In some respects, the Chinese government would probably prefer a continuation of the Obama administration, they added, on the basis that the incumbent is a known quantity.
“If Obama wins, we will have a smooth relationship without much change,” said Chu Shulong (楚樹龍), professor of political science and international relations at Tsinghua University in Beijing. “If Romney wins, there will be some uncertainty. If Romney wins, he has to keep some of his words.”
Of particular concern, Chu said, is Romney’s threat to name China a currency manipulator for keeping the yuan at an artificially low level. However, he and other analysts said they believed Romney would be hard put to follow through. That is because the value of China’s currency against the dollar has risen substantively in recent years, making it less of a factor in providing Chinese exporters a competitive advantage, and because Romney would run into a wall of opposition from US businesses that fear they would be deeply scarred by any Chinese retaliation.
“Obviously people are not happy with the Romney rhetoric, but they assume he will adjust if he got into office,” said Dali Yang (楊大利), a professor of political science at the University of Chicago and Tsinghua University in Beijing.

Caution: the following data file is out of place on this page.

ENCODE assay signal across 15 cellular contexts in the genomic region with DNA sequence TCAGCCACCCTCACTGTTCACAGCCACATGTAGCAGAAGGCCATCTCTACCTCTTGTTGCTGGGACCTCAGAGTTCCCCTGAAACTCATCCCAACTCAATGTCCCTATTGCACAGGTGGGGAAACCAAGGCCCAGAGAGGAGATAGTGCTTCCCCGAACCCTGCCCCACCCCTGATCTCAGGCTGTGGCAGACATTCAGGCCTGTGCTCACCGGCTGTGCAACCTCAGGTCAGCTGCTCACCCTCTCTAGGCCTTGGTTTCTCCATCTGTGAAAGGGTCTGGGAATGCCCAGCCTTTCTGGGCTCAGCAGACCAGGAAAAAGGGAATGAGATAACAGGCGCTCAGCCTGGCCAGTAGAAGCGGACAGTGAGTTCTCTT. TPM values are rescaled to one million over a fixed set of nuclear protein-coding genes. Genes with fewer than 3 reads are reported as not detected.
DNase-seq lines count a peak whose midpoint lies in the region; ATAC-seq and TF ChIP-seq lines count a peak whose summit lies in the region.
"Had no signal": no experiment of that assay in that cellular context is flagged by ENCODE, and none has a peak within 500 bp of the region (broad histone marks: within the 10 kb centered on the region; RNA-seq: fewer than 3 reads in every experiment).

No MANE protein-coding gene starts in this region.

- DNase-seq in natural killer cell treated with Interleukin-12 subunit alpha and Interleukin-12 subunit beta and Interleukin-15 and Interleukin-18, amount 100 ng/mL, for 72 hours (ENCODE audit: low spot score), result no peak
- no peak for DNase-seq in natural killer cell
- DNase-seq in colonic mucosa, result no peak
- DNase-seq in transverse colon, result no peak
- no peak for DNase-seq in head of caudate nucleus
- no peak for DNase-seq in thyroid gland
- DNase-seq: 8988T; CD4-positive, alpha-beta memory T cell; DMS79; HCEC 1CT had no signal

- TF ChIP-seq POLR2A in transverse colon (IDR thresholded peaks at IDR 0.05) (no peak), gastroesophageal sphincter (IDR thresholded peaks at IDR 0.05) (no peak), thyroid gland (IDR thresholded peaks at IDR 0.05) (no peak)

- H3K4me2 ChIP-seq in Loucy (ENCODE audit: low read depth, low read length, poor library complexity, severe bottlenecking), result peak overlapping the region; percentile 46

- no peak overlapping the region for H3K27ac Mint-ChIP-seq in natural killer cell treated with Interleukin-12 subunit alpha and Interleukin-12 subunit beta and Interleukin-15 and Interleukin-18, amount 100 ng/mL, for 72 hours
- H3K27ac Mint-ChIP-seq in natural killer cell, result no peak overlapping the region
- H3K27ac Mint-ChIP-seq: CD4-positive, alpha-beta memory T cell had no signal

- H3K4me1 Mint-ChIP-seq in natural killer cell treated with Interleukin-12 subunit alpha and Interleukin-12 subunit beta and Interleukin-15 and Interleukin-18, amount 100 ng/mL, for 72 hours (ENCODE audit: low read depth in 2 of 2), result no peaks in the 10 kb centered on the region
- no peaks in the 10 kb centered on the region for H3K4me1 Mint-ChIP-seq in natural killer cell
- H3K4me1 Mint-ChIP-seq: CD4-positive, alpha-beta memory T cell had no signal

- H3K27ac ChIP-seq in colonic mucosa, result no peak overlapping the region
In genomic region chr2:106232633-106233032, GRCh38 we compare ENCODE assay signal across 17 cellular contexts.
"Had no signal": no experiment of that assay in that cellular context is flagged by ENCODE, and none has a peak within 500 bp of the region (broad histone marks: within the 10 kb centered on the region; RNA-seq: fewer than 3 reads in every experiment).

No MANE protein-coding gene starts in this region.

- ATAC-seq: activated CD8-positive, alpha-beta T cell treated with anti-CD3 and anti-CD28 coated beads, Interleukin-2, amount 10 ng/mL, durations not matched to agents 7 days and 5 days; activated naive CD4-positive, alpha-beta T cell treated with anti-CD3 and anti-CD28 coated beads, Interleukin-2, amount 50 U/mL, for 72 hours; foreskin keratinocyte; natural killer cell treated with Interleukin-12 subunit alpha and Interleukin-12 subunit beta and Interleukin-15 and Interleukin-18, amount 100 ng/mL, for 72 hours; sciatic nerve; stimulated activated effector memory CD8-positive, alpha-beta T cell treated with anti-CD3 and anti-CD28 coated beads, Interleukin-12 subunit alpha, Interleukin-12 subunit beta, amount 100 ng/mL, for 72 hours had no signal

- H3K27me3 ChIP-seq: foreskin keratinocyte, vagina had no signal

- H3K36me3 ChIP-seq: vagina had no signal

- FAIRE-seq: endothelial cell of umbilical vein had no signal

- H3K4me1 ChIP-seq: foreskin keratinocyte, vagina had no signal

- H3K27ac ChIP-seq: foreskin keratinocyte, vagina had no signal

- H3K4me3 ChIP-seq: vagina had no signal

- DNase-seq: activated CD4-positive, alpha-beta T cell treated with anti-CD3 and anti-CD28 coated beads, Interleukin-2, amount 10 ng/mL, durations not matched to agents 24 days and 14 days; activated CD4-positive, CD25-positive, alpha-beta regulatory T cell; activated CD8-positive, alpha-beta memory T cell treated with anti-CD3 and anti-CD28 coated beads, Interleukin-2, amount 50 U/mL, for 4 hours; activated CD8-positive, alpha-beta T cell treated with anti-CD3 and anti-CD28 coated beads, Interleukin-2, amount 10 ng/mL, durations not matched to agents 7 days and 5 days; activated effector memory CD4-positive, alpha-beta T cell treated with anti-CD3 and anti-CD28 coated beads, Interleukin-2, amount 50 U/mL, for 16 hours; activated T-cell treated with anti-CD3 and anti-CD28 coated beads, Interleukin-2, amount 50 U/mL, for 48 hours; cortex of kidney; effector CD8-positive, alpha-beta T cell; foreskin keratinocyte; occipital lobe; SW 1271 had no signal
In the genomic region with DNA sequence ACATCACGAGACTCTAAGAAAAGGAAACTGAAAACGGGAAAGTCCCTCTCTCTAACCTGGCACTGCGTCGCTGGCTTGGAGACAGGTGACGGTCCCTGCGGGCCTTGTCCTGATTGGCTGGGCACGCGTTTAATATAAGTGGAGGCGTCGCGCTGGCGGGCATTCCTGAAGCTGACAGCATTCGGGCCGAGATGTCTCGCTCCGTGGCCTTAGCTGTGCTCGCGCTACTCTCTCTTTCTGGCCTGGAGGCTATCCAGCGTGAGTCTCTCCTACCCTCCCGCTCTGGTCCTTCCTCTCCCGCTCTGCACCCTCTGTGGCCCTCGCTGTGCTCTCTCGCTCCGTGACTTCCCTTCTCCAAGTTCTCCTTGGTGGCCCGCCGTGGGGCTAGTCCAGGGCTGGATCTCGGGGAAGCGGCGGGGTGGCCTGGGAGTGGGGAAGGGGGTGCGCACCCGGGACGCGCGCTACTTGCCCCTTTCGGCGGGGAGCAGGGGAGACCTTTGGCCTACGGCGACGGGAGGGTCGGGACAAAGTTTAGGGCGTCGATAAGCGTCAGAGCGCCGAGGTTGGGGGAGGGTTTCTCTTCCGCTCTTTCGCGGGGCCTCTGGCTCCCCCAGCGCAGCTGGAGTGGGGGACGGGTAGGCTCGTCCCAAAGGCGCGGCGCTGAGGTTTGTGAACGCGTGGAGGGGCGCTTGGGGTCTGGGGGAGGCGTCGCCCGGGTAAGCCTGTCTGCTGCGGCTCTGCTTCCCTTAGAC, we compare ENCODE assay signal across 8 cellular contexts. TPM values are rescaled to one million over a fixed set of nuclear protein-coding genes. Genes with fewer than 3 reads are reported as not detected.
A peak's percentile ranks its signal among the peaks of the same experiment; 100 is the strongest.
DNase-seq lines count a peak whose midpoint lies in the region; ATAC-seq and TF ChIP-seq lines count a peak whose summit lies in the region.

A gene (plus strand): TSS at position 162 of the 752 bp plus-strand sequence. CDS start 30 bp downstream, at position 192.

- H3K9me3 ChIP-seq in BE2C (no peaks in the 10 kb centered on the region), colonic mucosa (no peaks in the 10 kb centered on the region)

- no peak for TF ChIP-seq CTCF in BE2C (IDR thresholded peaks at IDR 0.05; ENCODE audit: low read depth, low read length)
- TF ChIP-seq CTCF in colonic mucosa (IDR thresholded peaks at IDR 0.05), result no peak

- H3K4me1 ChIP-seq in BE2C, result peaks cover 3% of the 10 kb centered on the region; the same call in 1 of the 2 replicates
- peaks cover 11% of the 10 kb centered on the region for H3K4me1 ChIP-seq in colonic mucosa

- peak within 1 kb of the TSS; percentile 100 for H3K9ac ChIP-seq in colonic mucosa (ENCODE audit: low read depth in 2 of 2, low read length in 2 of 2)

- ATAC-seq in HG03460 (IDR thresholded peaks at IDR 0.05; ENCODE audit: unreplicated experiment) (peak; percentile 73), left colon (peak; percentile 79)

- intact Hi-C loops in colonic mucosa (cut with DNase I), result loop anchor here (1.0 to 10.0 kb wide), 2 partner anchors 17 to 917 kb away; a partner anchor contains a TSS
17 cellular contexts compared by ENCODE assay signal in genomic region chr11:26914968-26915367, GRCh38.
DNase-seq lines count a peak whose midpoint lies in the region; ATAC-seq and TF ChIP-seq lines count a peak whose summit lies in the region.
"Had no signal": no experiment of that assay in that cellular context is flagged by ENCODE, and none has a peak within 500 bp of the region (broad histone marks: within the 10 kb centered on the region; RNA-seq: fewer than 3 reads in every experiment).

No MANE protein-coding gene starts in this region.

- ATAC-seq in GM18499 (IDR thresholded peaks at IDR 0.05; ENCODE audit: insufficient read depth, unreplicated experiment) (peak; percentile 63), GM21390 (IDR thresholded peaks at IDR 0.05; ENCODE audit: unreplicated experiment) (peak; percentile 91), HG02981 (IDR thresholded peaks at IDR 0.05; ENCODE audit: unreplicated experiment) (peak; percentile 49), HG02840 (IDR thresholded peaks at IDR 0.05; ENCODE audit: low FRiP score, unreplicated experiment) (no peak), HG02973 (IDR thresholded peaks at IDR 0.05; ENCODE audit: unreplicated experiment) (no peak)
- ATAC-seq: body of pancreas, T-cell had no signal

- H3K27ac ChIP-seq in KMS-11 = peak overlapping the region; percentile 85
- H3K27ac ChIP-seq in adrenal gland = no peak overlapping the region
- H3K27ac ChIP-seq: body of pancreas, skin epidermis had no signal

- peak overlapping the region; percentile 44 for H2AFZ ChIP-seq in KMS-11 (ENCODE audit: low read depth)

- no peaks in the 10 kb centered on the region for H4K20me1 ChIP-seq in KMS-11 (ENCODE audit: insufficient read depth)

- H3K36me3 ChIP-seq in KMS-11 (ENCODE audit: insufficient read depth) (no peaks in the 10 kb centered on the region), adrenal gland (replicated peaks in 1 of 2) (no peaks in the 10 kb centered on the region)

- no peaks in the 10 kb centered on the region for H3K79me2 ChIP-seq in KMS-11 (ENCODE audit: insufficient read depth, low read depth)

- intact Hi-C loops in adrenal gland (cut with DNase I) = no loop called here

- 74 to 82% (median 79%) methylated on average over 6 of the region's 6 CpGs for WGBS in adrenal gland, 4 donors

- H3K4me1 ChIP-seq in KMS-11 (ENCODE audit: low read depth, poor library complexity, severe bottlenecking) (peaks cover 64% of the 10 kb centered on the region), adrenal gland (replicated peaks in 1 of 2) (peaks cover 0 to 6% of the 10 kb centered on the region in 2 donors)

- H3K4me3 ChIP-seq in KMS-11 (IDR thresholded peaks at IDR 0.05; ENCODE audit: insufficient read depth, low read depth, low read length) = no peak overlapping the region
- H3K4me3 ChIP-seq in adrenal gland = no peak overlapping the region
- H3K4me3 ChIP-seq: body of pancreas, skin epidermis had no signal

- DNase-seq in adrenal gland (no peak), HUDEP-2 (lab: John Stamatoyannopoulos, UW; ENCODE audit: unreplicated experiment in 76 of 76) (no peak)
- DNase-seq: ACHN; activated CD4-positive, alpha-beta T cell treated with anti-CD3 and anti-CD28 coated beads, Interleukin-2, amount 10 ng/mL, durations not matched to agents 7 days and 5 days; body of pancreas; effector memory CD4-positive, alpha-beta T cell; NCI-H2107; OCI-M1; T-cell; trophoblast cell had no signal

The US election and the impending leadership changes in China coincide with a growing confidence among the Chinese in their own strengths and more wariness toward the US.
Just 39 percent of those polled in China during the Pew Research Center’s Global Attitudes Project this year described the relationship with the US as cooperative. In 2010, two-thirds of those polled called the relationship cooperative. Only 8 percent saw the relationship as hostile in the 2010; this year 26 percent viewed it that way.
The survey was conducted between March 18 and April 15 this year among 3,177 respondents, a sample designed to reflect the views of about 64 percent of the adult Chinese population, the Pew Research Center said.
Despite the clamor in the US campaign about China, the coverage in Beijing of politics in the US has been relatively modest. Whether the coverage is limited by the party’s distaste for democratic elections is not clear. By contrast, the coverage in China of presidential elections in Taiwan has been more comprehensive.
In China the US presidential debates are available live only to the very small number of households that subscribe to cable television and whose channels include CNN, or some of the households with satellite dishes.
“Americans shouldn’t assume the presidential campaign is watched by people in every second-tier city in China,” said Rui Chenggang (芮成鋼), a prominent television interviewer on CCTV, the state broadcaster, and author of a best-seller, How China Sees the World. “People don’t care about the campaign; they want to know the result.”
However, to show how intertwined China has become in the campaign, Rui posted on his microblog a translation of the candidates’ back and forth in the last debate on their investments in China.
“I wanted to show that neither candidate is separated from China, that China is an inherent part of the campaign,” Rui said.